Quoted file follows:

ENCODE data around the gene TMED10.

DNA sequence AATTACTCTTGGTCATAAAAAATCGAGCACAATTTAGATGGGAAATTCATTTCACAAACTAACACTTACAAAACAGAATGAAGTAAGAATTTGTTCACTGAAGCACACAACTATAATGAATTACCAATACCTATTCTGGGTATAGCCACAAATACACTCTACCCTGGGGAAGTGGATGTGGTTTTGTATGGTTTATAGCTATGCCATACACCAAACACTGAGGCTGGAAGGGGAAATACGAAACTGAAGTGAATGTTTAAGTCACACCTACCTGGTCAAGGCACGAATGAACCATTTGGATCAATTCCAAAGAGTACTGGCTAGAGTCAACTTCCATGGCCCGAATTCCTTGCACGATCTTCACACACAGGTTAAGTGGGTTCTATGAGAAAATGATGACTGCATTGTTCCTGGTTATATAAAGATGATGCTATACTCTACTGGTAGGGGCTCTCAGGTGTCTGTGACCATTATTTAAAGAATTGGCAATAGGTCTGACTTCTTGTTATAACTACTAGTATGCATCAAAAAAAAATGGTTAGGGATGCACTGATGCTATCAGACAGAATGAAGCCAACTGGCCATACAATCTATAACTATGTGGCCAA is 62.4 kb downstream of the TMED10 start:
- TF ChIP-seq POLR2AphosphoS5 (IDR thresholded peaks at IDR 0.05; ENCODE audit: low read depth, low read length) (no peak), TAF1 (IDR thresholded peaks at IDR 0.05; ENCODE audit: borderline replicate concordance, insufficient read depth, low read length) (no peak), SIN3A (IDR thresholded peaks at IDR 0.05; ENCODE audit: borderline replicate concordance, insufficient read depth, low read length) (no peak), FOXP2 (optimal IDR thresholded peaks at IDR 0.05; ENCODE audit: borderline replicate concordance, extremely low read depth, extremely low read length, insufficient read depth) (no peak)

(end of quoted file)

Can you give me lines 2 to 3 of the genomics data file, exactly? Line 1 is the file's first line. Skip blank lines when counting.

DNA sequence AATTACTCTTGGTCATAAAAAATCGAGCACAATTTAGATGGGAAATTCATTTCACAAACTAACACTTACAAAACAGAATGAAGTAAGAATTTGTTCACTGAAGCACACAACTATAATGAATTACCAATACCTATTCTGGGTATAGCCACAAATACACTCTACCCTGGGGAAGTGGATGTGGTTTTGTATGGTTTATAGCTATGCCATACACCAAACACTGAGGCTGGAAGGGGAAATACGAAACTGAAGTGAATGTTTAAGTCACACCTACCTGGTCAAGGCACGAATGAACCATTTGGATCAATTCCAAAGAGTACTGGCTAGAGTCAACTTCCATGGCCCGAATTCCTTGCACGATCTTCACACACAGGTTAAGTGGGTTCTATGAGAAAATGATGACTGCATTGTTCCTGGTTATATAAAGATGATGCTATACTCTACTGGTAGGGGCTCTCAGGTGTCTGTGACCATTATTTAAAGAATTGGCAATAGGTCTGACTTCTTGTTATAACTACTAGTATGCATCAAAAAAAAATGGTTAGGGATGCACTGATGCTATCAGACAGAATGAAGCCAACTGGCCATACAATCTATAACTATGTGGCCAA is 62.4 kb downstream of the TMED10 start:
- TF ChIP-seq POLR2AphosphoS5 (IDR thresholded peaks at IDR 0.05; ENCODE audit: low read depth, low read length) (no peak), TAF1 (IDR thresholded peaks at IDR 0.05; ENCODE audit: borderline replicate concordance, insufficient read depth, low read length) (no peak), SIN3A (IDR thresholded peaks at IDR 0.05; ENCODE audit: borderline replicate concordance, insufficient read depth, low read length) (no peak), FOXP2 (optimal IDR thresholded peaks at IDR 0.05; ENCODE audit: borderline replicate concordance, extremely low read depth, extremely low read length, insufficient read depth) (no peak)